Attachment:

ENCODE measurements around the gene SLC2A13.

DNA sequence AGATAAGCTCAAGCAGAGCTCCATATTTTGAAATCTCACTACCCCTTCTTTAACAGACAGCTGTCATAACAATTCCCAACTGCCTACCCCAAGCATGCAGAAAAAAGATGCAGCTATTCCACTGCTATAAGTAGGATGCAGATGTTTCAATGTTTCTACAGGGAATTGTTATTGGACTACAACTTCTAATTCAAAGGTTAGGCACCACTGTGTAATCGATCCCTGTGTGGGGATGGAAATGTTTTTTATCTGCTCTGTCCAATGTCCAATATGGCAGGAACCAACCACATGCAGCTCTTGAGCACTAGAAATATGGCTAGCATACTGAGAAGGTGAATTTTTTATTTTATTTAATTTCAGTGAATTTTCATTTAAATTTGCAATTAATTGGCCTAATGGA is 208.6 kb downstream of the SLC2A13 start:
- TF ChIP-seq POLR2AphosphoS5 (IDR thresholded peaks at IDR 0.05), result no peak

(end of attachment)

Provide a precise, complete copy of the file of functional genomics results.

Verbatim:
ENCODE measurements around the gene SLC2A13.

DNA sequence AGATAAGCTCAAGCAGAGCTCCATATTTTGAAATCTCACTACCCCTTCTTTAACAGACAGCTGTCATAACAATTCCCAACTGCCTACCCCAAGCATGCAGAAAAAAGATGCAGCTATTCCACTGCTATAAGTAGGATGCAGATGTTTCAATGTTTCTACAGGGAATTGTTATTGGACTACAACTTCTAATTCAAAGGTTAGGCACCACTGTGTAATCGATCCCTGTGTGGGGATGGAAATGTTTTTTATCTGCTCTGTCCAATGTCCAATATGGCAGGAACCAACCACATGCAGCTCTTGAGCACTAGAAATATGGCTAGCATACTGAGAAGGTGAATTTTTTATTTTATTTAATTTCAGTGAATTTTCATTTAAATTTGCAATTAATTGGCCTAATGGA is 208.6 kb downstream of the SLC2A13 start:
- TF ChIP-seq POLR2AphosphoS5 (IDR thresholded peaks at IDR 0.05), result no peak